Saturday, May 31, 2008

Clipped on 5/29/08

ACTION COMICS #865 (DC) – 3 whiskers – There’s a lot of nostalgia here and for different ages of Superman fans. Me personally, I was treated to both the Toyman of the 70s and the one from the Bryne era. That’s cool and all but it didn’t really make for that fantastic of an issue. Basically, Geoff Johns tries to return Superman villain The Toyman to his original, well, not exactly “glory” but status quo, I guess. In a tidy done-in-one story, Toyman busts out of Arkham and kidnaps Jimmy Olsen to tell him the real story about all the various Toymans we’ve seen over the decades – they were robots, see, and Toyman is not the child murderer everyone thought he was. I applaud Johns for what he’s attempting but at times the attempt is all you can see in the story and when it comes right down to it, it’s debatable whether Toyman’s a bad guy you’d want to save. Again, it wasn’t a bad issue and Jesus Merino’s art is very good (he switches styles for the flashbacks – too cool), but you get the sense that it’s simply a biding-time measure until the upcoming Brainiac story arc. Extra credit for the Prankster's appearance and obsession with team-ups.

BATMAN #677 (DC) - 4 whiskers – I’m disturbed. Very, very disturbed. Everything in Batman’s world has been dynamited, devastated, and I’m lost. This isn’t actually a bad thing – it’s just disturbing. Grant Morrison has me exactly where he wants me and I’ll admit it: my concern for the character just went through the roof. And I need to make this clear – this demolition is done well, written well, drawn well, constructed well, but as a story its like a knife in the gut. When I was done reading this issue, I didn’t know what to do with myself. I was nervous, anxiety-ridden, confused. Never before have I “connected” with Batman, felt I knew what he was going through. I wanted to scream at the pages for him to get out – get out! Get Out! Run! You can’t fight this! They’re crawling under your skin, into your bloodstream, towards your brain…and Alfred. Good God, Alfred. No, no, no. Morrison, you got me. How can Bruce come back from this? You committed the one act that pisses me off the most concerning Batman: people discovering his identity. That’s sacrosanct to me, and now, goons that just work for the villains know! You’ve got me, got me, I’m lost, lost, no rudder, no moorings, drifting, drifting – until next issue.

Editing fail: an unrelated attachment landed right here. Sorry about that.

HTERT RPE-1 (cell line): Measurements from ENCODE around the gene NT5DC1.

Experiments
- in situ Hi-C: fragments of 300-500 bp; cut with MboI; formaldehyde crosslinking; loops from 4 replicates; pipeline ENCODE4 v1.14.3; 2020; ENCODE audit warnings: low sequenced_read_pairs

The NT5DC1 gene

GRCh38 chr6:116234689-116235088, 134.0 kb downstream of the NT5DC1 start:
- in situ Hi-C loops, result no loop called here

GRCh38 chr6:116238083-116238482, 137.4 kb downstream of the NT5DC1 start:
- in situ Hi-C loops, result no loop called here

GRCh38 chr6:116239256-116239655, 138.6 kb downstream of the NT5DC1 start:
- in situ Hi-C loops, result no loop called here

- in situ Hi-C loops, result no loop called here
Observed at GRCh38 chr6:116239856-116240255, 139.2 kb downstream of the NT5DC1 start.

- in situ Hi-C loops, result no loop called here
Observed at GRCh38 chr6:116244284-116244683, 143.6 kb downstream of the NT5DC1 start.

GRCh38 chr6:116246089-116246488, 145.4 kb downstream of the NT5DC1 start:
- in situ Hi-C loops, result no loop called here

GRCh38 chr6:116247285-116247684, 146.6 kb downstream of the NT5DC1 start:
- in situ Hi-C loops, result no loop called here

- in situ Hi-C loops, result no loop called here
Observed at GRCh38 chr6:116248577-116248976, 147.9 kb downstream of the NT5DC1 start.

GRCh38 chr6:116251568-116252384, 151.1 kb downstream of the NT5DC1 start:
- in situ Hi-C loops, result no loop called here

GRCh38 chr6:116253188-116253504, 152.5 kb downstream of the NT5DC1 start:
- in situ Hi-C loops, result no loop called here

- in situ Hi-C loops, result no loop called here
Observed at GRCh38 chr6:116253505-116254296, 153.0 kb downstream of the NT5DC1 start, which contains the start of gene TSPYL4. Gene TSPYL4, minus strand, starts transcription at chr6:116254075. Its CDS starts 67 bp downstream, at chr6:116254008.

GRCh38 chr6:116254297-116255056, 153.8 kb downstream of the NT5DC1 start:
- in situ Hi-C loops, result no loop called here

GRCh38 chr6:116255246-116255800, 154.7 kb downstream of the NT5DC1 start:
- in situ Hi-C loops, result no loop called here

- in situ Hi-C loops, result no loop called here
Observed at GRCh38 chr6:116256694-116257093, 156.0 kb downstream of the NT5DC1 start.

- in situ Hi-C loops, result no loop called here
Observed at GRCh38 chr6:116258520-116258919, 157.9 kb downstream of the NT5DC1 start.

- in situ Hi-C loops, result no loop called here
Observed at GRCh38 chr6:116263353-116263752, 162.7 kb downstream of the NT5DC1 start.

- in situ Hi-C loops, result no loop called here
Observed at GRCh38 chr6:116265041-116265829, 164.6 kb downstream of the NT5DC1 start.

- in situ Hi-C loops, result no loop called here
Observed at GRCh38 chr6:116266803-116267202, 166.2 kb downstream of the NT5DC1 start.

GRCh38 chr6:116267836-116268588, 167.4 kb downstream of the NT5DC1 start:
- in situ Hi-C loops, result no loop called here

FINAL CRISIS #1 (DC) – My review at ComicsBulletin.com

GREEN LANTERN #31 (DC) – 3 ½ whiskers – Here’s the thing: did we need a re-telling of Green Lantern’s origin? Oh, it’s good, and as solid as any of Geoff John’s issues of this series, but while I read it, same as last issue, I can’t help but wonder why we were going over this ground again. Maybe I’m just not that big of a GL fan and maybe there are tons of new revelations here – I don’t know, truly. But, as with most any issue of this book, it’s crafted well and that in itself is a reason to pick it up. Johns somehow attracts the best artists for his books and GL is no omission. Ivan Reis’ visuals are incredibly pleasing and oh-so professional that they’re worth the price of admission. I just hope that when “Secret Origin” is wrapped up, that it’s a long, long time before another re-telling of this story comes up again.